UF/IFAS Extension is an Equal Opportunity Institution.

Summer Annual Weeds Thriving in Panhandle Lawns

Summer Annual Weeds Thriving in Panhandle Lawns

Figure 1: Chamberbitter, a common annual weed.
Credit: Mary Salinas, UF/IFAS Extension Santa Rosa County.

With daily rainfall occurring regularly, coupled with humid temperatures, summer annual weeds have had a mighty boost in growth. Chamberbitter, Florida pusley, sedge and oxalis are just some examples of the many weeds that are  exploding across our landscape.

Chamberbitter (Phyllanthus urinaria) is found as north as Illinois and as west as Texas, but thrives in lower southeastern states. It’s a headache for homeowners as well as pasture managers. The foliage resembles that of the mimosa tree (Albizia julibrissin) and can be confused with the native mimosa groundcover, known as powderpuff mimosa (Mimosa strigillosa). This plant grows upright and develops a long taproot. Wart-like seeds can be found on the underside of the branch.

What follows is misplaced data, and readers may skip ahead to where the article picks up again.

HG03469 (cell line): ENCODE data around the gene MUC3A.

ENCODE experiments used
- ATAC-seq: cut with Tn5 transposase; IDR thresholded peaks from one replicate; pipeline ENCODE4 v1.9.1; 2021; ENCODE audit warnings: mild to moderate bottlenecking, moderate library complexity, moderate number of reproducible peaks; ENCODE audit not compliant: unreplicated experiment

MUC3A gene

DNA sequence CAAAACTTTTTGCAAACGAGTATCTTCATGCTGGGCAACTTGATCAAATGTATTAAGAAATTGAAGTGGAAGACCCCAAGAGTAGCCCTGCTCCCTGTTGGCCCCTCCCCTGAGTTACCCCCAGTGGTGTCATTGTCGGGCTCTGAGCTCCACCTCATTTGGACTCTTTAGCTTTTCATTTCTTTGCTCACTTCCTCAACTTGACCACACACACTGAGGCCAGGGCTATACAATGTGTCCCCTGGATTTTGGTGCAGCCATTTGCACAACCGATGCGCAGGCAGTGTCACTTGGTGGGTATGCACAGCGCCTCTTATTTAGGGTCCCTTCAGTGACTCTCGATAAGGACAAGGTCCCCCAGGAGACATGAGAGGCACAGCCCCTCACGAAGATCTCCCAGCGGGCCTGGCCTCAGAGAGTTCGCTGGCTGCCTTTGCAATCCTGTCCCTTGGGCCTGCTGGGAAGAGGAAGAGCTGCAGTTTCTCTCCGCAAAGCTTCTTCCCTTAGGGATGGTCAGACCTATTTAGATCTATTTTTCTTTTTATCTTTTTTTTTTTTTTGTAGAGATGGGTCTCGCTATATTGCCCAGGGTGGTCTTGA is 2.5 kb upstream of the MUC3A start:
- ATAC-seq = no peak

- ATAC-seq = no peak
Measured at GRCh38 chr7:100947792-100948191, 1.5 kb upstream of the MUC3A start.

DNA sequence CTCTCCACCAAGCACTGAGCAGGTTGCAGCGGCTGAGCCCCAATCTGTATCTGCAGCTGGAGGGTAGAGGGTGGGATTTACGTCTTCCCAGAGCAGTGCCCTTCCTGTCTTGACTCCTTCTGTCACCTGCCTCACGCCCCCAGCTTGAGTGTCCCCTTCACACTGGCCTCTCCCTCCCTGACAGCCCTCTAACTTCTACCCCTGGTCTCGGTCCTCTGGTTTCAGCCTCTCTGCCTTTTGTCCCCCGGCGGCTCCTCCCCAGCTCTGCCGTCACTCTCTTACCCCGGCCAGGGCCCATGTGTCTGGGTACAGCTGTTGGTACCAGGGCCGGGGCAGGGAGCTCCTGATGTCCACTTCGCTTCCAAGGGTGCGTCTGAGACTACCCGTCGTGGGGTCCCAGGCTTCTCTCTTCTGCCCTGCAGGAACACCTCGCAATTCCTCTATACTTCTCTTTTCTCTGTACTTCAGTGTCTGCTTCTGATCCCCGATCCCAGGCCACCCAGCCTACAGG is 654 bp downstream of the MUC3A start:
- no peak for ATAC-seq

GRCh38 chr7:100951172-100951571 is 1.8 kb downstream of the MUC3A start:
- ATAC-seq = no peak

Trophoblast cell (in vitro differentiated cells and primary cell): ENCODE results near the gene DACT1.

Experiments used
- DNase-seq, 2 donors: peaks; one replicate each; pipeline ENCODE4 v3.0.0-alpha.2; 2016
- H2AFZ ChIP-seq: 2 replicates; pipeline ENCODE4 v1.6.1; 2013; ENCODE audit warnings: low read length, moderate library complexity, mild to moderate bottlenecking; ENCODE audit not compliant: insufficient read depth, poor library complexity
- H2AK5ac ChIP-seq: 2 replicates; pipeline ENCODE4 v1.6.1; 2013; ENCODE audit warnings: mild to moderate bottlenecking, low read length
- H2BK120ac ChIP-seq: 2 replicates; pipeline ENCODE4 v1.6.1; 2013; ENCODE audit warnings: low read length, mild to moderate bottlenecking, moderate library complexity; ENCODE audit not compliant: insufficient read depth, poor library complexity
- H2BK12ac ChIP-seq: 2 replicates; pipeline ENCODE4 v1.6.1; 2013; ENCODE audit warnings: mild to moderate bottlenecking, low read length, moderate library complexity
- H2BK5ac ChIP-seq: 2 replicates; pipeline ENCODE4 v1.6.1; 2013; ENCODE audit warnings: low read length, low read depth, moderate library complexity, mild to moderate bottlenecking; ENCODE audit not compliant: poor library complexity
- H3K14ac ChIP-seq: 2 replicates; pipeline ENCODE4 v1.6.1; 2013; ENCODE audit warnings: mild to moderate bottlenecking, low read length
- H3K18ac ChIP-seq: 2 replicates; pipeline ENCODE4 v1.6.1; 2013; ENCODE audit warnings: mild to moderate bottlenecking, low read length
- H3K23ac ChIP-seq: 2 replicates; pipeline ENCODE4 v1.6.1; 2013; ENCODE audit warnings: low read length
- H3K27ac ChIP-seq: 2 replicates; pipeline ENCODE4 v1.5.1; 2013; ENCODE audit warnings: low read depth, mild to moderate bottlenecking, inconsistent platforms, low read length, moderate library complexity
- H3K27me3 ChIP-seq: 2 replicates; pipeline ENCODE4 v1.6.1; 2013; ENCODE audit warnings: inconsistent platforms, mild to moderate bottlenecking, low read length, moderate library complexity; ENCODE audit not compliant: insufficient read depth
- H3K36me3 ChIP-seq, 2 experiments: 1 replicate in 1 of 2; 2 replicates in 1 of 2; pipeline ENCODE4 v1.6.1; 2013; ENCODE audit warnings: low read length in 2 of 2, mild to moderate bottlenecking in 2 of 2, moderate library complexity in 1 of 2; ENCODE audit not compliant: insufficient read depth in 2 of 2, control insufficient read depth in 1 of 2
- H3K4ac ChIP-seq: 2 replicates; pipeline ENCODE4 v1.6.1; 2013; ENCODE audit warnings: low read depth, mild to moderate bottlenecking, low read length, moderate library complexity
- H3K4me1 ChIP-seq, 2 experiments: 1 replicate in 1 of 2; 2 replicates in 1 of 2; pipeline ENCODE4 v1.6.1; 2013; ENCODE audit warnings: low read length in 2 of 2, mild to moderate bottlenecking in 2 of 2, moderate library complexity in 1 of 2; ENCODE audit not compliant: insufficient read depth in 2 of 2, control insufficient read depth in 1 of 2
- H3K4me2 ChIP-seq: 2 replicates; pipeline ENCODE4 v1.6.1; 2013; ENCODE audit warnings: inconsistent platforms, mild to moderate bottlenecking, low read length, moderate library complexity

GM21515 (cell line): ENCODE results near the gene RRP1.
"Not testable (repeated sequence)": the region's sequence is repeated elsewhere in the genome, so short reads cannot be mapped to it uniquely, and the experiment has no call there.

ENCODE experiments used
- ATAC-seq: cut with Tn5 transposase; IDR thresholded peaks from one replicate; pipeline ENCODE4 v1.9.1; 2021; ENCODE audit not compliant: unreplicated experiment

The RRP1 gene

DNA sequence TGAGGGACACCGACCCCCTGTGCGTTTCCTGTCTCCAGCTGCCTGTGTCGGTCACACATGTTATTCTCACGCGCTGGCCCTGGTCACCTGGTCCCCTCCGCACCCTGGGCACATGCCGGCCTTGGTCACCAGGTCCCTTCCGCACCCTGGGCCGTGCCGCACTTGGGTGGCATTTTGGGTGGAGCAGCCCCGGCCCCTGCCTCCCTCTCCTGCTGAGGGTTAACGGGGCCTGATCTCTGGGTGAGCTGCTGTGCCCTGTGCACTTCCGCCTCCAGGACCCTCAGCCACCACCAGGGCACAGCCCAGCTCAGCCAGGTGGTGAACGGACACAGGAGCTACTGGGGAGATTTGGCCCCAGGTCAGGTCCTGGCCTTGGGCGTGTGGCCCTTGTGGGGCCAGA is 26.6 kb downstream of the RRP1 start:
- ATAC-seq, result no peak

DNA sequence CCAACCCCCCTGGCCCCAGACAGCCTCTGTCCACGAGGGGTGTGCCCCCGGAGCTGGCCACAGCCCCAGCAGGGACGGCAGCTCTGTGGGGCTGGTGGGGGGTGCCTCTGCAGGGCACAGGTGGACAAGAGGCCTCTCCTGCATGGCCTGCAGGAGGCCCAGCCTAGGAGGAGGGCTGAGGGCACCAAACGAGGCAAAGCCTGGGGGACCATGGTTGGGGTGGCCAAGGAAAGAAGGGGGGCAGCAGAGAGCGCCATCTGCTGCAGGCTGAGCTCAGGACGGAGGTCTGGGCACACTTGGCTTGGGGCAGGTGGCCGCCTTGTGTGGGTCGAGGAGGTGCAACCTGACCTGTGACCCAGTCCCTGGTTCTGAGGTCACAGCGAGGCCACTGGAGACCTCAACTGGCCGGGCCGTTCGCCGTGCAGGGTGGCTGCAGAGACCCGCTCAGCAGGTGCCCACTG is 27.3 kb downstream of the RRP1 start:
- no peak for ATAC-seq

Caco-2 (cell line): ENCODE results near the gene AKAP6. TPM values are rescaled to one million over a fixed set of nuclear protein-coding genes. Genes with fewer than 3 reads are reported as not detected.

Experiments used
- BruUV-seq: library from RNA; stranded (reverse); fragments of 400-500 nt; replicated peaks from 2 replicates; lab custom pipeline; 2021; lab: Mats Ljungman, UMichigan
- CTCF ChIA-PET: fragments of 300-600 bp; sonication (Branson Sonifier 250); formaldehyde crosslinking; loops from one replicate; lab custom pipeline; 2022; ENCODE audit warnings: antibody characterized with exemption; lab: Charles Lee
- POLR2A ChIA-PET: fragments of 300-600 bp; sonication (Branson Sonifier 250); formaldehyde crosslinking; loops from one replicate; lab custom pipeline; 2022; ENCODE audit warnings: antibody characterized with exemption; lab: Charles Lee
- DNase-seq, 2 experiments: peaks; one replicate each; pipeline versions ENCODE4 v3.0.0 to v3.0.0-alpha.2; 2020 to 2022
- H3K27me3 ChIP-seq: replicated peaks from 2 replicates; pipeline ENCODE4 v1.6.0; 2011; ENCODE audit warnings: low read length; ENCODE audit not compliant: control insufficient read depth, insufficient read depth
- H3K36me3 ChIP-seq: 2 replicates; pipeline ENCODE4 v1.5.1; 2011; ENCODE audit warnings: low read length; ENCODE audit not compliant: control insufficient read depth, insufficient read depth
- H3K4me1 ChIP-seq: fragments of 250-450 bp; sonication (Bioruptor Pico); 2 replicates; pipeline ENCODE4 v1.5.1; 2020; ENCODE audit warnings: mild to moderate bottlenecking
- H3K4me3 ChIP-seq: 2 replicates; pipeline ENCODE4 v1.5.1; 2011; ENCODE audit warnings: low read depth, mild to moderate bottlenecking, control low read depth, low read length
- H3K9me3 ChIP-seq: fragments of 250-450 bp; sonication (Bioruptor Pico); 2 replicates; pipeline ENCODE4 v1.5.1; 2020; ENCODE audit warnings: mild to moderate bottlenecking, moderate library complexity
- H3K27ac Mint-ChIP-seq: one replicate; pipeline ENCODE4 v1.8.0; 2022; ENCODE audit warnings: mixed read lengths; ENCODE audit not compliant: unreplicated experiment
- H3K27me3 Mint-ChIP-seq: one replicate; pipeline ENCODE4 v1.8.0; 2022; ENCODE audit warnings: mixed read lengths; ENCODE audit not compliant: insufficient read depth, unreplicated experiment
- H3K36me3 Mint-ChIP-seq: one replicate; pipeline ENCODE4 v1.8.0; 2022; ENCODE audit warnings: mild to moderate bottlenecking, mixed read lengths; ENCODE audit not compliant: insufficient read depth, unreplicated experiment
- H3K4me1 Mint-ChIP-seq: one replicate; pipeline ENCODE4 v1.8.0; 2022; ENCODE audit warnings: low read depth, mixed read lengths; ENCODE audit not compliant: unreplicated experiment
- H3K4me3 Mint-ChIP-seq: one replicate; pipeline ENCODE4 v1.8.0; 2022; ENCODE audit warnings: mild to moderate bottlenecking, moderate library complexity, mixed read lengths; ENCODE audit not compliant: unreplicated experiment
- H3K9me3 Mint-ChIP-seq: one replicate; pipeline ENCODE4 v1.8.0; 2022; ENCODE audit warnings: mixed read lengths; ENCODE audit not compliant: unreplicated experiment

Florida Pusley (Richardia scabra L.) also known as Florida snow or Mexican clover, has recently blanketed landscapes in the Panhandle with white flowers. It’s a persistent weed that moves quickly.

Sedges and sedge-like plants (Cyperus ssp.), known as kyllinga, are species that emerge in late spring and thrive in summer months in warm, moist climates. Excessive irrigation or areas with poor drainage create a very hospitable environment for these weeds. Sedges are annual grass-like plants have an elaborate flower-bearing stems. Yellow and purple nutsedge are the most common species. Kyllingas have smaller leaves and are less vertical. Sedges and kyllingas are fast spreading, and reproduce through seed and rhizomes, or underground tubers.

Oxalis or yellow woodsorrel (Oxalis stricta) have heart-shaped lobes and have a bright yellow flower. Oxalis reproduces by seed and have a narrow “okra-like” seed pod.

Figure 1: (L to R) Chamberbitter, Pusley, Sedge, Kyllinga & Oxalis.